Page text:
Metacognition has been described as “having knowledge or awareness of one’s own cognitive processes” (Statt, 1998). This ability underpins both monitoring and control mechanisms in human thinking (Nelson & Nahren, 1994). Although extensively utilised within the realm of education and learning (c.f. Hacker, Dunlowsky & Graesser, 1998), the concept of metacognition is also pertinent to Psychological Skills Training in the realm of sport. Sport Psychologists primarily help athletes make improvements in their sport performance and this process involves both self reflection and self regulation strategies. As part of the symposium on Metacognition in Sport, the presenter will aim to show how PST is essentially a metacognitive endeavour. A framework based upon the work of John Flavell, for understanding and applying the concept, will also be applied to PST. Finally, problems with engagement in PST will be examined from a metacognitive perspective.
This new monograph, edited by Christian Collet and Aymeric Guillot, is a monumental work summarising the latest issues on motor imagery with implications for cognitive neuroscience, sport psychology and the rehabilitation sciences. Mental imagery is the ability to form perceptual-like representations of objects or events on the basis of information stored in memory. Motor imagery is often used when the human body is involved, where subjects imagine the body moving or manipulating objects.The use of mental practice,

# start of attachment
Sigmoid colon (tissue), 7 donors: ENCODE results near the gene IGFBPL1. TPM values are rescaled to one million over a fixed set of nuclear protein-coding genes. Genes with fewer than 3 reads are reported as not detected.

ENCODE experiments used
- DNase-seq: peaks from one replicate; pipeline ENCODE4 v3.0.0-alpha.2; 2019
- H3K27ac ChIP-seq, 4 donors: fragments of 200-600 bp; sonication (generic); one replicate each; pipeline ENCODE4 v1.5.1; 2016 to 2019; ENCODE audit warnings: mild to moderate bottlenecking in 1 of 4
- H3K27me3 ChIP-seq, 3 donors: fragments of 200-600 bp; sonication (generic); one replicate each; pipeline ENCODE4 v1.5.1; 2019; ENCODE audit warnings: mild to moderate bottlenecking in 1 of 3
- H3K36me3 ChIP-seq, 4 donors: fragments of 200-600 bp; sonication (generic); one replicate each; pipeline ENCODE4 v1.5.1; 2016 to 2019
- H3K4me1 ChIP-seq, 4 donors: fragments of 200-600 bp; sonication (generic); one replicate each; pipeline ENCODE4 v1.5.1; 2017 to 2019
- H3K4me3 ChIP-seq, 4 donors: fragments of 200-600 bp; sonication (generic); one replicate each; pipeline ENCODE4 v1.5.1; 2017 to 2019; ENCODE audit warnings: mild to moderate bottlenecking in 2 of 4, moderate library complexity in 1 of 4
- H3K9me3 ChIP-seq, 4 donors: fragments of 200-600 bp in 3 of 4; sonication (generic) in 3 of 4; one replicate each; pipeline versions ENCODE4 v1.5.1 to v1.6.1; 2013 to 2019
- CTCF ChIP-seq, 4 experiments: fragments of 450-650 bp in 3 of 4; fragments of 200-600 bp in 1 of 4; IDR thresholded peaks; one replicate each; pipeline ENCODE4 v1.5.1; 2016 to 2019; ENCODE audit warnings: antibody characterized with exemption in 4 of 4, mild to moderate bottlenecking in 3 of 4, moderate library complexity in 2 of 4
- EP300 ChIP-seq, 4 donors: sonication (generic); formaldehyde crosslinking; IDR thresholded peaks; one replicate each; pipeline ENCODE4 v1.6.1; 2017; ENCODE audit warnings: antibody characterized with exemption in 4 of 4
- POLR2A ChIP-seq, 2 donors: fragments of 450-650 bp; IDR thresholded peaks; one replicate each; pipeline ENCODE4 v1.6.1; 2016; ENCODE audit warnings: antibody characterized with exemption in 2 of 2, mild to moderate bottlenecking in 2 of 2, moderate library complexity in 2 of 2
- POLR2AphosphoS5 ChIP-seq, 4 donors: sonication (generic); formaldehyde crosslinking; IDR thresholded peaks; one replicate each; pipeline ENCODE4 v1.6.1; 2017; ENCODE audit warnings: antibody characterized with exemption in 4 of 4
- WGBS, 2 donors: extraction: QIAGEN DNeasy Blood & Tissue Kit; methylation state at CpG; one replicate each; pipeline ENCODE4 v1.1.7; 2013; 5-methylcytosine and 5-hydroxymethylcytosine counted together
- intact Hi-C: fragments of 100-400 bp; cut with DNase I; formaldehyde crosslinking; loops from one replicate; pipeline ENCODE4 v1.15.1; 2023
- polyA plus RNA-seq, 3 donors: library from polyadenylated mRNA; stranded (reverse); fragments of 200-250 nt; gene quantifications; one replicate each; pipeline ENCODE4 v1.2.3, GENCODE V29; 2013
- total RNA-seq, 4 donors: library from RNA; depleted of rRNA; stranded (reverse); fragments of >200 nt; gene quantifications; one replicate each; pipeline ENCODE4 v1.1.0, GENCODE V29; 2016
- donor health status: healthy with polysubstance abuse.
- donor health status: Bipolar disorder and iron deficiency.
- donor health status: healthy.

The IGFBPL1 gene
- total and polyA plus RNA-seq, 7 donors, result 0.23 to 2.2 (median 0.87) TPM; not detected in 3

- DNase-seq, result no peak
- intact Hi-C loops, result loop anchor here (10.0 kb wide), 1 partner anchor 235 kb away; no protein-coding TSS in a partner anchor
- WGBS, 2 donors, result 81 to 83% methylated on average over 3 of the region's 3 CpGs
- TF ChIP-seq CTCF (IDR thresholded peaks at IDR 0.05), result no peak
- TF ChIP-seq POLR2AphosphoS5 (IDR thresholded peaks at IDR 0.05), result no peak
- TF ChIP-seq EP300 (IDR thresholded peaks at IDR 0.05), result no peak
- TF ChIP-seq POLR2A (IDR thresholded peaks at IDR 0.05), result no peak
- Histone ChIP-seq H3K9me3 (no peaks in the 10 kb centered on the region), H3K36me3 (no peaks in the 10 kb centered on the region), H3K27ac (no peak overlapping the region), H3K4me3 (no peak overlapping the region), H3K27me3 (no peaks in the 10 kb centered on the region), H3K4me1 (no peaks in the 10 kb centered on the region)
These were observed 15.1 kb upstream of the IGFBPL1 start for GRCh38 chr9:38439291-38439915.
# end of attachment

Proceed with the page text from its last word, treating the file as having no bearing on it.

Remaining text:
including motor imagery for the rehabilitation of patients with cerebral motor impairments, is one of the most active areas in the field of motor imagery research. Such data provide evidence for imagery as a method in stroke rehabilitation, leading to reliable reconstruction of neural networks and thus to functional recovery. In recent years, our understanding of imagery has advanced greatly thanks to functional imaging studies using, for example, PET and fMRI. There is now ample evidence that a common neural substrate (albeit not identical) underlies mental imagery and visual perception, on the one hand, and motor performance and motor imagery, on the other.
This book, the first of its kind, examines three main aspects of mental imagery. In the first part, the chapters address the neural basis of mental and motor imagery, the relationships between mental imagery and perception, and between motor imagery and physical execution. In the second part, the chapters focus on the evaluation of mental/motor imagery accuracy, including both central and peripheral nervous system recordings. The final chapters address the effects of mental practice on motor recovery after stroke.
Providing a state of the art review along with in-depth summaries, meta-analyses, and research syntheses, this book will be important for those in the fields of cognitive neuroscience, physiology, and rehabilitation. It features contributions from Stephen Kosslyn, Paul Holmes, Aidan Moran & Tadhg MacIntyre.